AT the foot of Glen Errochdie, on
the road between Struan and Rannoch, stand the ruins of the ancient
farmhouse of Blairfettie. The present building is comparatively a modern
structure, having been built somewhere about the middle of the present
century; but the one I refer to is situated across the river, immediately
opposite the present one. It is now a complete ruin, and, in fact, its
site is almost obliterated. At the foot of a birch plantation, and in
close proximity to the river Errochdie, it formerly commanded an extensive
view of the glen. Towards the latter end of the seventeenth century, it
was the property of a certain Laird of Muirlaggan, Rannoch, who resided
there along with his eleven sons, all but one of whom were manly and
mother having died when giving birth to the youngest—a fair-haired,
sickly-looking child—the sons resolved to remain at home to support and
comfort their venerable father in his declining years.
Being muscular and powerful fellows,
their sole delight was in fishing and hunting, and exerting and testing
their strength at feats of valour and skill. Their aged father they
honoured with unbounded respect, always consulting him before engaging in
any contemplated hunting or deer-stalking expedition.
The youngest brother, who was at the
period of my tale only about sixteen years of age, would never consent to
join his bigger brothers in their games, as his disposition was perfectly
opposite to theirs, he preferring to roam amongst the woods and down the
river’s side in quest of blaeberries and wild flowers.
He was his father’s favourite,
which, together with his girlish manners, and his utter distaste for manly
sports, made him disliked by his brethren.
One morning, towards the fall of the
year, the brothers decided on going on a deer-stalking expedition. The
place chosen for the chase was the Hill of Tulloch, now part of the
Auchlecks estate. Accompanied by their youngest brother, whom they had
with some difficulty induced to join them, and taking with them a few
couples of stag-hounds, which they held in leashes, they started on their,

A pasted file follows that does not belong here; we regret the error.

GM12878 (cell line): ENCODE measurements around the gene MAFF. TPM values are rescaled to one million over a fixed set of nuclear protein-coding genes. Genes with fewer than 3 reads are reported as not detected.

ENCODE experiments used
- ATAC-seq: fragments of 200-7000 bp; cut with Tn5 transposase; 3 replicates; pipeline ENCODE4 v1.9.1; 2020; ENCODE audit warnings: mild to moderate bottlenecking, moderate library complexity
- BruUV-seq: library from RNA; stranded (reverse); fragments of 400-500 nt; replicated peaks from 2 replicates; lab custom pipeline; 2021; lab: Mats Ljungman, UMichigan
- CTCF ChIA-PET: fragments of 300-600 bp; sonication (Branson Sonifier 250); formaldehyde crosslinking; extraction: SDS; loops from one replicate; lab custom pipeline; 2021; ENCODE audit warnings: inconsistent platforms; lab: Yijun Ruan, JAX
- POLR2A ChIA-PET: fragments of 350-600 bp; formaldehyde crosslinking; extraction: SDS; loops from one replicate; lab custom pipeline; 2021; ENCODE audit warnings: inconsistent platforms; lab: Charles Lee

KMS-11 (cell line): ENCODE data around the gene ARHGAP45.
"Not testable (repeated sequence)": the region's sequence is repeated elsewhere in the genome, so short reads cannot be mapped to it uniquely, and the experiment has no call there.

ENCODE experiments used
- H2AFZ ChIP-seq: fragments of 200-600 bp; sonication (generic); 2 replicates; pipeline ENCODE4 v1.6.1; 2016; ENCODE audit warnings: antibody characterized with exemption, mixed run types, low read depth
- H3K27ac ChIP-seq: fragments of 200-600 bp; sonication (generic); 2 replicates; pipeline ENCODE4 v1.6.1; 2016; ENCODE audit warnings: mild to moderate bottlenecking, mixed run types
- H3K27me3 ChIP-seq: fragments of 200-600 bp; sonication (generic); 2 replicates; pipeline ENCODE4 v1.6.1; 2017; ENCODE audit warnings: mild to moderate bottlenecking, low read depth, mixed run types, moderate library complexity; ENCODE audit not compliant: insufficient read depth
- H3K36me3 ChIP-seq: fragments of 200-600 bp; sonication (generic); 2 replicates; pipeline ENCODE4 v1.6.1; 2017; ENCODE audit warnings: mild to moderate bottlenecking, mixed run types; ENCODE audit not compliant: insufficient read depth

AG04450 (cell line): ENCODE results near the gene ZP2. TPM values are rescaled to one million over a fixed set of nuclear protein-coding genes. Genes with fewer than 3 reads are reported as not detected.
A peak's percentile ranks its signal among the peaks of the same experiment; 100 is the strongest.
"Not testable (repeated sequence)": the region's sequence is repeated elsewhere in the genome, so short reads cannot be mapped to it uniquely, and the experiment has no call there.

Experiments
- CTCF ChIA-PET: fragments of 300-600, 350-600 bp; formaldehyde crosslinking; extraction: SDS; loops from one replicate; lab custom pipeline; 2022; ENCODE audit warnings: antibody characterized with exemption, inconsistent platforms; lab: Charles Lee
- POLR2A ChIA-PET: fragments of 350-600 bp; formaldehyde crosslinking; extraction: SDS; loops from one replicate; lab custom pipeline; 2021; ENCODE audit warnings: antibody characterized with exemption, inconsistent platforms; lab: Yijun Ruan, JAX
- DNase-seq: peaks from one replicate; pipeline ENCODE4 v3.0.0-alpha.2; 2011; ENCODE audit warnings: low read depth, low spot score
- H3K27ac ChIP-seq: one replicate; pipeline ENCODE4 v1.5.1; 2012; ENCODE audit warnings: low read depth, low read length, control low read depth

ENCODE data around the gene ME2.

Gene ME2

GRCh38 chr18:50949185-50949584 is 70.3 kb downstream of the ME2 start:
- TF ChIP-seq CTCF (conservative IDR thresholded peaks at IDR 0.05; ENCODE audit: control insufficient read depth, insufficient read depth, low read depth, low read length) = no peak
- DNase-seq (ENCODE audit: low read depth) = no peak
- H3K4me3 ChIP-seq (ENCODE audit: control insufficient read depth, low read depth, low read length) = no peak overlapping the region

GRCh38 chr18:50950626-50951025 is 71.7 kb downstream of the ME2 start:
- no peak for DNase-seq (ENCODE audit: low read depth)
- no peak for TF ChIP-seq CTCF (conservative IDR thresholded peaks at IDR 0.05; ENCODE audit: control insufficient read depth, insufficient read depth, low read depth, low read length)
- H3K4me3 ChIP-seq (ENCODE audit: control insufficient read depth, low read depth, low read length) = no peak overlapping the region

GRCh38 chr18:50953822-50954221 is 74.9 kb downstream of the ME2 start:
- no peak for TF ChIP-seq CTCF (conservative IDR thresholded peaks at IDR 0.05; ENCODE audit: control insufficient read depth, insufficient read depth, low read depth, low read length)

journey, striding along gaily and enlivening the way with merry banter and
chat, whilst teasing and tormenting their youngest brother on his
Attaining the summit of the hill,
they at once engaged in the hunt, which was continued up to mid-day, when
they decided to rest and partake of their oatmeal bannocks and usquebaugh.
The spot where they rested is called the "Craig Liath Mhor," which,
literally translated, means the, "Big Grey Crag."
Having partaken of their meal, they
engaged in conversation, to while the time away before again resuming the
During the course of their talk, the
deer-hounds suddenly commenced to quarrel and fight, and would upon no
account be separated, although various measures were resorted to quell and
subdue them. All attempts at pacification proving futile, the company in
the last resort resolved to let the outrageous animals fight it out, and
thereupon sat down to witness the result. Wagers were freely engaged in,
and out of one of these wagers there arose a quarrel between two of the
brothers. Like the dogs, they were determined to fight it out, and agreed
to settle the dispute at the point of the dirk.
The rest of the brothers, unwilling
that any such affair should disgrace their family, strove their utmost to
separate the two combatants; but, instead of quelling the dispute, they
only succeeded in adding fuel to the fire.
Without further ado lots were cast,
and a general and equal-sided fight then began.
Fierce and bloody was the fray, and
melancholy the result; for not a single man of the brothers remained alive
at the end of it, except the youngest, who had taken no active part in the
He returned to his father with the
sad and terrible tidings of what had occurred; upon hearing which the
wretched man was heart-broken, and within a few days succumbed to his
grief. What became of the survivor I cannot tell, as all traces of him
seem to have been lost.